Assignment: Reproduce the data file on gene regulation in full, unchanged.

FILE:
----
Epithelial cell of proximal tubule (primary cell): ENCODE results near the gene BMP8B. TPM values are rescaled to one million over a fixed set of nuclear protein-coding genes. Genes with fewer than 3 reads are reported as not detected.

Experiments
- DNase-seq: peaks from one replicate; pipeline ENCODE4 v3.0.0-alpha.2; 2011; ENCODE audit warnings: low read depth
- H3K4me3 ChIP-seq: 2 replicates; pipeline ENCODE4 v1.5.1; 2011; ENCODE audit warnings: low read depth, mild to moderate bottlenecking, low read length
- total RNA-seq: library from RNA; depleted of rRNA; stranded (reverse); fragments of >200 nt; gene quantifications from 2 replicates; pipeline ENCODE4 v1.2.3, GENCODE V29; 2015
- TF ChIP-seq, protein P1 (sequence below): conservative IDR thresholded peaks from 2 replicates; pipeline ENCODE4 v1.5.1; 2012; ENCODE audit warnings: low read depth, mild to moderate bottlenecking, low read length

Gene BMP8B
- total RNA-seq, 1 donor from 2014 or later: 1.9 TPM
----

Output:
Epithelial cell of proximal tubule (primary cell): ENCODE results near the gene BMP8B. TPM values are rescaled to one million over a fixed set of nuclear protein-coding genes. Genes with fewer than 3 reads are reported as not detected.

Experiments
- DNase-seq: peaks from one replicate; pipeline ENCODE4 v3.0.0-alpha.2; 2011; ENCODE audit warnings: low read depth
- H3K4me3 ChIP-seq: 2 replicates; pipeline ENCODE4 v1.5.1; 2011; ENCODE audit warnings: low read depth, mild to moderate bottlenecking, low read length
- total RNA-seq: library from RNA; depleted of rRNA; stranded (reverse); fragments of >200 nt; gene quantifications from 2 replicates; pipeline ENCODE4 v1.2.3, GENCODE V29; 2015
- TF ChIP-seq, protein P1 (sequence below): conservative IDR thresholded peaks from 2 replicates; pipeline ENCODE4 v1.5.1; 2012; ENCODE audit warnings: low read depth, mild to moderate bottlenecking, low read length

Gene BMP8B
- total RNA-seq, 1 donor from 2014 or later: 1.9 TPM